X. He had not read another spell, When on his cheek a buffet fell, So fierce, it stretchid him on the plain, Beside the wounded Deloraine. From the ground he rose dismay'd, And shook his huge and malled head ; One word he mutterd, and no more« Man of age, thou smilest sore!» No more the elfin page Into the wondrous book to pry; The clasps, though smear'd with christian gore, Shut faster than they were before, He hid it underneath his cloak.Now, if you ask who gave the stroke, I cannot tell, so mot I thrive; It was not given by man alive. (4)
XIV. Full sore amazed at the wondrous change,
And frighten'd, as a child might be, At the wild yell and visage strange, And the dark words of
gramarye, The child, amidst the forest bower, Stood rooted like a lily tlower ; And when at length, with trembling pace,
He sought to find where Branksome lay, He feard to see that grisly face
Glare from some thicket on his way.
the more he sought his way,
XI. Unwillingly himself he address'd To do his master's high behest : He lifted up the living corse, And laid it on the weary
horse; He led him into Branksome-ball, Before the beards of the warders all; And each did after swear and say, There only pass'd a wain of hay. He took him to Lord David's tower, Even to the Ladye's secret bower; And, but that stronger spells were spread, And the door might not be opened, He had laid him on her very bed. Whate'er he did of gramarye,' Was always done maliciously; He flung the warrior on the ground, And the blood welld freshly from the wound.
Comes nigher still, and nigher;
And his red eye shot fire.
But still in act to spring;
XU. As he repass'd the outer court, He spied the fair young child at sport; He thought to train him to the wood; For, at a word, be it understood, He was always for ill, and never for good. Seem'd to the boy, some comrade gay Led him forth to the woods to play ; On the draw-bridge the warders stout Saw a terrier and lurcher passing out.
Until they came to a woodland brook ; The running stream dissolved the spell, (5)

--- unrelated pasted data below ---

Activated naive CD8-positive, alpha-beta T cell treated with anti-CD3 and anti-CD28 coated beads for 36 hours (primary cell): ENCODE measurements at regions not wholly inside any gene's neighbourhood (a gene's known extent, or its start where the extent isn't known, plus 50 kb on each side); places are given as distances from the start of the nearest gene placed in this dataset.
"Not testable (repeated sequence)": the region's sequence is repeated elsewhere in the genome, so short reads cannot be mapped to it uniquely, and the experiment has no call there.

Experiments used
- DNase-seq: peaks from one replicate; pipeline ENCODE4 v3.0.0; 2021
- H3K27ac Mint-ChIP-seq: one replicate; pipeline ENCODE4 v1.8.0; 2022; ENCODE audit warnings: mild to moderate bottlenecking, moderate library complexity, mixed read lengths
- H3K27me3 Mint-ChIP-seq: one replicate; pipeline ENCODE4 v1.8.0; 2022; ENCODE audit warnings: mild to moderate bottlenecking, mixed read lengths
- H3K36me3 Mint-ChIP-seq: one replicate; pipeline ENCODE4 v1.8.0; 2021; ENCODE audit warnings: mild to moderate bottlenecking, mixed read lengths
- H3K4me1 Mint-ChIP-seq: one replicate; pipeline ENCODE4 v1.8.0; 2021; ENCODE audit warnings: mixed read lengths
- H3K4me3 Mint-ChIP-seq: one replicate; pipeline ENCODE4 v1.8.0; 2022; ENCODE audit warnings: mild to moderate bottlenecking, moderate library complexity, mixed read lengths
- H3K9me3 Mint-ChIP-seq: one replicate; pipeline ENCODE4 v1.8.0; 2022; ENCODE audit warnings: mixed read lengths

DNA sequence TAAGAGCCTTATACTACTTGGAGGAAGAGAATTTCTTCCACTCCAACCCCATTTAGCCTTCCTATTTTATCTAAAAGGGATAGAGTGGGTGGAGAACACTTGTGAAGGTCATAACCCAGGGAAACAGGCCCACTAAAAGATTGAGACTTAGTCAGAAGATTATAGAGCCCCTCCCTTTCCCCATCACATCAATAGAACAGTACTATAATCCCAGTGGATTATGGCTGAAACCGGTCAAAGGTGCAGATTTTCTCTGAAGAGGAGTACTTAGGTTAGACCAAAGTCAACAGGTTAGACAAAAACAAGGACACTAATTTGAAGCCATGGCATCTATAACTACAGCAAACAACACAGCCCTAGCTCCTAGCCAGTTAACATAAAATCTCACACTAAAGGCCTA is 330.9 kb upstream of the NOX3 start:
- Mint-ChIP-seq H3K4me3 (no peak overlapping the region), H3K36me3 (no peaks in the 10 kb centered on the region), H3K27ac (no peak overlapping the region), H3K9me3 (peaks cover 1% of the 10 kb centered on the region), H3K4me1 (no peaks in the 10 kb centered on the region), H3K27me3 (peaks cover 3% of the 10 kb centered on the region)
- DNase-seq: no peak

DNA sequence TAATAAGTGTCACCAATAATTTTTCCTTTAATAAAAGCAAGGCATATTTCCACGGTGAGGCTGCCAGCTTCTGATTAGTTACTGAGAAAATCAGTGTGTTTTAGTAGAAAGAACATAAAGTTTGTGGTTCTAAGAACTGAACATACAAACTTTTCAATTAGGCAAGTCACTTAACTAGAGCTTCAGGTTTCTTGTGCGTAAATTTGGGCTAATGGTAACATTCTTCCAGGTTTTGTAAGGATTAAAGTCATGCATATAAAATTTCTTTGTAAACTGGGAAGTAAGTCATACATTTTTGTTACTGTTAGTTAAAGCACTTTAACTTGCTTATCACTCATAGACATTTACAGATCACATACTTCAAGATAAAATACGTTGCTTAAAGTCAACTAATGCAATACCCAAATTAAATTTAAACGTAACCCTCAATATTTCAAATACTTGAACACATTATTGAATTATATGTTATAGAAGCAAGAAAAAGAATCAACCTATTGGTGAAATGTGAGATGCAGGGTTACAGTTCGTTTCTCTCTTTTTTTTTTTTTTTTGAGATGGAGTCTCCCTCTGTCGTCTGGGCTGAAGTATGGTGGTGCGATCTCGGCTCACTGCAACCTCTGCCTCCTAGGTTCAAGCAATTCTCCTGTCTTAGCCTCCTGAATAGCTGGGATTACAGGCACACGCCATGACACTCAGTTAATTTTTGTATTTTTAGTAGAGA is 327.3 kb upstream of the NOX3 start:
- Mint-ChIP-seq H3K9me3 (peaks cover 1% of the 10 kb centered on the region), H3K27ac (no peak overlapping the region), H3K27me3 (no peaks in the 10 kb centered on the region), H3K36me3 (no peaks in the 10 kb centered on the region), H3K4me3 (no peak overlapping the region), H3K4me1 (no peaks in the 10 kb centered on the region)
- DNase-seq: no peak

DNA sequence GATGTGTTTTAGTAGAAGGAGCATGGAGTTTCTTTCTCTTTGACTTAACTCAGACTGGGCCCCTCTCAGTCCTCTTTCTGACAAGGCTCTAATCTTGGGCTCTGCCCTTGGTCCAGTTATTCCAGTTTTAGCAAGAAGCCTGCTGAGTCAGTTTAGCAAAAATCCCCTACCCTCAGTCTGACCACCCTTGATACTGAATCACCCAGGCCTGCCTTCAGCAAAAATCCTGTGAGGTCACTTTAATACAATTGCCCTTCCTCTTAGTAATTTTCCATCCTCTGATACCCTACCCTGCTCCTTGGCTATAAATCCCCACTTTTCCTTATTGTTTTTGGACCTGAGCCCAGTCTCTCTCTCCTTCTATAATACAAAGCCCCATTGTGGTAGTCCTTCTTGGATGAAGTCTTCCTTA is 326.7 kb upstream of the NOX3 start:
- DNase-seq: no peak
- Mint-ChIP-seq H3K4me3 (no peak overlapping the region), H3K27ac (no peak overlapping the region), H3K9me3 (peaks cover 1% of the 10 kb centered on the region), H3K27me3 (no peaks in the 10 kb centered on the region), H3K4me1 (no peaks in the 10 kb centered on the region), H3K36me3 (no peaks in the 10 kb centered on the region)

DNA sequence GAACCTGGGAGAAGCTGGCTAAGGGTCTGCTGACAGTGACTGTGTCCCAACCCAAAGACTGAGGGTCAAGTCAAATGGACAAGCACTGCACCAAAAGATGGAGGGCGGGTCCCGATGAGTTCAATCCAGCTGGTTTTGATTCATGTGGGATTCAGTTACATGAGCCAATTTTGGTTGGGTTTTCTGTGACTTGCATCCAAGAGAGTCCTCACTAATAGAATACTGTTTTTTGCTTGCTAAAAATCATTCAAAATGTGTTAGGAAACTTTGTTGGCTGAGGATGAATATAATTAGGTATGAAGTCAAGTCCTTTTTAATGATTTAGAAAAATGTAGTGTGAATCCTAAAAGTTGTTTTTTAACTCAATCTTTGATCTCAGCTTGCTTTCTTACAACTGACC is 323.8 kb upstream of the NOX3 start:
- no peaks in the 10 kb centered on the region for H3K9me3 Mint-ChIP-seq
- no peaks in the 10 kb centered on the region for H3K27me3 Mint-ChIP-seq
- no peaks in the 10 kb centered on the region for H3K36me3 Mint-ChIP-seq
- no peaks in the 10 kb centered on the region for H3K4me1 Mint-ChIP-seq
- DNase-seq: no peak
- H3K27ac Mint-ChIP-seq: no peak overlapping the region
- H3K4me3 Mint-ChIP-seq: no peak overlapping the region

And his own elvish shape he took. Could he have had his pleasure vilde, He had crippled the joints of the noble child; Or, with his fingers long and lean, Had strangled him in fiendish spleen. But his awful mother he had in dread, And also tris power was limited; So he but scowl'd on the startled child, And darted through the forest wild ;
And quell'd the ban-dog's ire :
And born in Lancashire.
Five hundred feet him fro;
No archer bended bow.
Set off his supburnt face;
Uis barret-cap did grace;
XVII. His kirtle, made of forest green,
Reachi'd scantly to his knee,
XVIII. lle would not do the fair child harm, But held him with his powerful arm, That he might neither fight nor flee For when the red cross spied he, The boy strove long and violently. « Now, by St George,» the archer cries,
Edward, methinks we have a prize! This boy's fair face, and courage free, Show he is come of high degree.»
XIX. « Yes! I am come of high degree,
For I am the heir of bold Buccleuch ; And if thou dost not set me free,
False southron, thou shalt dearly rue! For Walter of Harden shall come with speed, And William of Deloraine, good at need, And every Scoti from Esk to Tweed; And, if thou dost not let me go, Despite thy arrows and thy bow, I'll have thee hany'd to feed the crow!»
And with a charm she staunch'd the blood; (7) She bade the gash be cleansed and bound :
No longer by his couch she stood; But she has ta'en the broken lance,
And washi'd it from the clotted gore,
And salved the splinter o'er avd o'er. (8)
Then to her maidens she did say,
Within the course of a night and day.
Our wardens bad need to keep good order : My bow of yew to a hazel wand,
Thou 'lt make them work upon the Border. Meantime, be pleased to come with me, For good Lord Dacre shalt thou see : I think our work is well begun, When we have taken thy father's son.»—
XXIV. So pass'd the day-the evening fell. 'T was near the time of curfew bell; The air was mild, the wind was calm, The stream was smooth, the dew was balm; E'en the rude watchman, on the tower, Enjoy'd and bless'd the lovely hour; Far more fair Margaret loved and blessid The hour of silence and of rest. On the high turret sitting lone, She waked at times the lute's soft tone; Touch'd a wild note, and, all between, Thought of the bower of hawthorns green. Her golden hair stream'd free from band, Her fair cheek resled on her hand, Her blue eyes sought the west afar, For lovers love the western star.
yon the star, o'er Penchryst Pen, That rises slowly to her ken, And, spreading broad its wavering light, Shakes its loose iresses on the night? Is yon red glare the western star ?— 0, 't is the beacon-blaze of war! Scarce could she draw her tightend breath, For well she knew the fire of death !
XXVI. The warder view'd it blazing strong, And blew his war-note loud and long, Till, at the high and haughty sound, Rock, wood, aud river, rung around. The blast alarm'd the festal hall, And startled forth the warriors all;
• Bandelier, belt for carrying ammunition. » Hackbutteer, musketeer.